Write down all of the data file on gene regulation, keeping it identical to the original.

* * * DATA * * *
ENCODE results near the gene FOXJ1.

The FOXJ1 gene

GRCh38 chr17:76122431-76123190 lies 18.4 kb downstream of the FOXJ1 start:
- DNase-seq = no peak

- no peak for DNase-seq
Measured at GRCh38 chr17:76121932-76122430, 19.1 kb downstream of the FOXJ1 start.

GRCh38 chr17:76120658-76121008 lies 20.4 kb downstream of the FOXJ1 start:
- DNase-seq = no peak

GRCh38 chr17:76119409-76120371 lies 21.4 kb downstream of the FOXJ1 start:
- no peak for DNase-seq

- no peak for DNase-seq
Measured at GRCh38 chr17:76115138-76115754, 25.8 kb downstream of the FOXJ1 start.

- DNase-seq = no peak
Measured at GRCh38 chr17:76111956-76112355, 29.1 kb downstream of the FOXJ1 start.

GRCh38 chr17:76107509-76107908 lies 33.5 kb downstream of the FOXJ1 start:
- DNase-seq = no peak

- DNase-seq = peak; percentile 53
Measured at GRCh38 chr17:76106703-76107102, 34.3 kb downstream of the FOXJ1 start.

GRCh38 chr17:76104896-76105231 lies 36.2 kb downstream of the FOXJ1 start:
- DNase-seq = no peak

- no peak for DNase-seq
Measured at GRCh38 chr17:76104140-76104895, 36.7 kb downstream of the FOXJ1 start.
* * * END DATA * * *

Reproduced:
ENCODE results near the gene FOXJ1.

The FOXJ1 gene

GRCh38 chr17:76122431-76123190 lies 18.4 kb downstream of the FOXJ1 start:
- DNase-seq = no peak

- no peak for DNase-seq
Measured at GRCh38 chr17:76121932-76122430, 19.1 kb downstream of the FOXJ1 start.

GRCh38 chr17:76120658-76121008 lies 20.4 kb downstream of the FOXJ1 start:
- DNase-seq = no peak

GRCh38 chr17:76119409-76120371 lies 21.4 kb downstream of the FOXJ1 start:
- no peak for DNase-seq

- no peak for DNase-seq
Measured at GRCh38 chr17:76115138-76115754, 25.8 kb downstream of the FOXJ1 start.

- DNase-seq = no peak
Measured at GRCh38 chr17:76111956-76112355, 29.1 kb downstream of the FOXJ1 start.

GRCh38 chr17:76107509-76107908 lies 33.5 kb downstream of the FOXJ1 start:
- DNase-seq = no peak

- DNase-seq = peak; percentile 53
Measured at GRCh38 chr17:76106703-76107102, 34.3 kb downstream of the FOXJ1 start.

GRCh38 chr17:76104896-76105231 lies 36.2 kb downstream of the FOXJ1 start:
- DNase-seq = no peak

- no peak for DNase-seq
Measured at GRCh38 chr17:76104140-76104895, 36.7 kb downstream of the FOXJ1 start.